‘Rangers Inside And Out’
By Sean Hartnett
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The NHL playoffs are a completely different animal. Gaining the No. 1 seed and being a dominant force over 82 regular-season games is meaningless if you can’t answer the bell come playoff time.
Over the past three seasons, the Rangers were an ‘almost team.’ They missed entry into the 2010 playoffs on the final day via a shootout loss to the rival Flyers. That heartbreak was sandwiched between two humbling first round exits at the hands of the Washington Capitals.
All of that is of course, the past. The Rangers entered Madision Square Garden Thursday night with a point to prove. These are the ‘new Rangers,’ a group ready to escape their past and create an entirely new playoff identity.
No player defines what the Rangers are about more than captain Ryan Callahan who threw himself wholeheartedly into checks and seemed to be everywhere on the ice.
Callahan played more like a wrecking ball than a hockey player, causing havoc to the Senators’ puck possession and his hard work was rewarded when he scored the game’s opening goal.
“He was a monster. Cally was unbelievable. A big goal, he was throwing his body around,” Brian Boyle exclaimed following the Rangers’ 4-2 Game 1 victory.
“He’s known to play physical and can play an all-around game. Again, proving it tonight, scoring a big first goal. That got us going,” Marian Gaborik mentioned.
Marc Staal spoke about Callahan’s impact in Game 1. “It was a big first goal. It’s always good to get the first one and he was physical and doing the things he’s done all year long. I didn’t really expect anything less from him tonight,” he stated.
Callahan’s example has filtered through the entire Rangers’ locker room. Every player who pulls on the Blueshirts’ sweater plays with a similar intensity level as their leader. It would be wrong single out Callahan’s work ethic alone as Brian Boyle, Brandon Dubinsky and Brandon Prust went all-out on the forecheck and disrupted the Senators’ possession and confidence.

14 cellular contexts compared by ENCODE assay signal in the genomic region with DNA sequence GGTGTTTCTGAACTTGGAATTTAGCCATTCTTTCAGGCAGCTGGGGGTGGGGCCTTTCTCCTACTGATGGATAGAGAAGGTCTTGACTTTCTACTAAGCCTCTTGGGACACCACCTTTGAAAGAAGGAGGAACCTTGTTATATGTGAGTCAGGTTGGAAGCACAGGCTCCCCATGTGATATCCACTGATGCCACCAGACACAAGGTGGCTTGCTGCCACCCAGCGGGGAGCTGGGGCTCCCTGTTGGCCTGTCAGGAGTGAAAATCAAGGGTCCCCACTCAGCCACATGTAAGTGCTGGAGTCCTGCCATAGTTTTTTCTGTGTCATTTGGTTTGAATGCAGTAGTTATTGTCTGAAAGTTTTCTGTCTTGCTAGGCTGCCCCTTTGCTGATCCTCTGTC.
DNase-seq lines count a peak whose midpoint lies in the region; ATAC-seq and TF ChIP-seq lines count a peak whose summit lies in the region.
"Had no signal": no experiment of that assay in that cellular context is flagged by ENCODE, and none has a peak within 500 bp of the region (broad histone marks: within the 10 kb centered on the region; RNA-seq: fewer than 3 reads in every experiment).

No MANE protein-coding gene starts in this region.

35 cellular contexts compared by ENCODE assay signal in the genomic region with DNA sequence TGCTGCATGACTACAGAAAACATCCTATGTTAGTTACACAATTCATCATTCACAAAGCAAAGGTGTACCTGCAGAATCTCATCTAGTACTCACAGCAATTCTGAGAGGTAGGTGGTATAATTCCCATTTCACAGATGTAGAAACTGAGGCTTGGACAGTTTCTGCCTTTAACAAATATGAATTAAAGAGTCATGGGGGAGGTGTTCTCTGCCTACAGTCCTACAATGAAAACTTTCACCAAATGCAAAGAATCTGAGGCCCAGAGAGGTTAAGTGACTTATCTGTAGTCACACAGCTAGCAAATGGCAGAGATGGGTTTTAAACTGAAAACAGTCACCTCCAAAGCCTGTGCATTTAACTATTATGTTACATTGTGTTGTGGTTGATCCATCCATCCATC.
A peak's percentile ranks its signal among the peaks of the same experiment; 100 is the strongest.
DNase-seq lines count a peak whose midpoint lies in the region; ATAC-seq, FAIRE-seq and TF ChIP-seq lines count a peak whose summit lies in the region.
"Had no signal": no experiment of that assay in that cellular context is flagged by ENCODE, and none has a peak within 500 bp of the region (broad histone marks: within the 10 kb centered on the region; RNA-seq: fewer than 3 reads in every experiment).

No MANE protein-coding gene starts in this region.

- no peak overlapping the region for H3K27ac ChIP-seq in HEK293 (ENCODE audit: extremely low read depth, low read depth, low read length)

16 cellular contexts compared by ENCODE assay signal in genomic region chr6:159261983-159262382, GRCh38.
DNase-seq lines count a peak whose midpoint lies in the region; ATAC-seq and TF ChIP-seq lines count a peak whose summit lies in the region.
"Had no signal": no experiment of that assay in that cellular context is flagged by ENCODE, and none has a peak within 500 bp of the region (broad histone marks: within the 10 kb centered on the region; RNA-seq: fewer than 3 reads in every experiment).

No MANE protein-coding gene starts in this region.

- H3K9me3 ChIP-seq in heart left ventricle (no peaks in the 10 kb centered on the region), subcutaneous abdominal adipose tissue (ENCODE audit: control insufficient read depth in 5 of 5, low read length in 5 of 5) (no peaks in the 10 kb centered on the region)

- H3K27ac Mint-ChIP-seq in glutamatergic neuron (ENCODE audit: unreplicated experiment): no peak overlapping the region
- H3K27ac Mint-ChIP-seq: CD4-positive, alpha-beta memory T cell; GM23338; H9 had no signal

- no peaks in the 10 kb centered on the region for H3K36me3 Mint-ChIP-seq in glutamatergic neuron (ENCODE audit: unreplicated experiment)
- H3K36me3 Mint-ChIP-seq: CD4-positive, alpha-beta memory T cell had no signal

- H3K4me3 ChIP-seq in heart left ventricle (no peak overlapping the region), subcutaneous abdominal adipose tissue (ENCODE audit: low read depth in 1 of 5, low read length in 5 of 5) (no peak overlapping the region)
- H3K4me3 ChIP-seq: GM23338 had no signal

Rookie Carl Hagelin is renowned for his speed, agility and offensive attributes but his steady work ethic can sometimes be overlooked. He’s fit into the Rangers’ identity as well as any rookie who’s come along in quite some time.
Hagelin earned an assist through sheer effort. He won the puck by closing down on Nick Foligno, stealing the puck and coolly setting up line-mate Brad Richards to give the Rangers a 4-0 advantage.
I asked Staal about Hagelin’s poise in his first career playoff game. “He was great. I’m sure he had a few nerves going into the game. It’s always tough to play in your first playoffs but he handled himself really well and had a big game for us,” Staal responded.
Gaborik credited Hagelin and others such as Anton Stralman and Stu Bickel for how they handled their first taste of the playoffs. “A lot of guys played (their) first playoff games, everybody looked good. He’s got good speed and was hunting pucks. He created that fourth goal by Richie. He made some big plays,” Gaborik explained.
I also made a point of asking Staal about his individual game. After recovering from concussion symptoms and making his return to the Rangers’ lineup at the Winter Classic, Staal struggled for stretches but improved during the final weeks of the regular season.
“Playoffs is a whole different season and a different style of game. I felt like I’ve been improving the last couple weeks of the season and I’m looking to carry that into the playoffs,” he stated.
Staal and his fellow blue-liners held strong for the majority of Game 1 and excelled on the penalty kill which caused Ottawa to go 0-for-3 on the man-advantage.
The Senators out-shot the Rangers 13-8 in the first period and controlled the puck in the early stages but the Blueshirts didn’t buckle.
Had the Rangers defensemen or net-minder Henrik Lundqvist faltered early, the shape of the game would’ve changed entirely. Lundqvist was on his game and importantly stopped early breakaways that could’ve given Ottawa the early momentum.
“It’s great to start with a win. That’s what you are looking for going into a series, wanting to feel good right away and from there you just keep building. I think we did a really good job going out there and not being too excited. We stayed pretty cool,” Lundqvist explained after Thursday’s victory.
Over the regular season, the Rangers learned how to become winners and how to grind out victories against tough opponents. Now they’re beginning to take flight in the playoffs and putting their previous playoff demons behind them.
Is this the Rangers’ time and are their past playoff woes behind them? Share your thoughts below and send your tweets to @HartnettWFAN.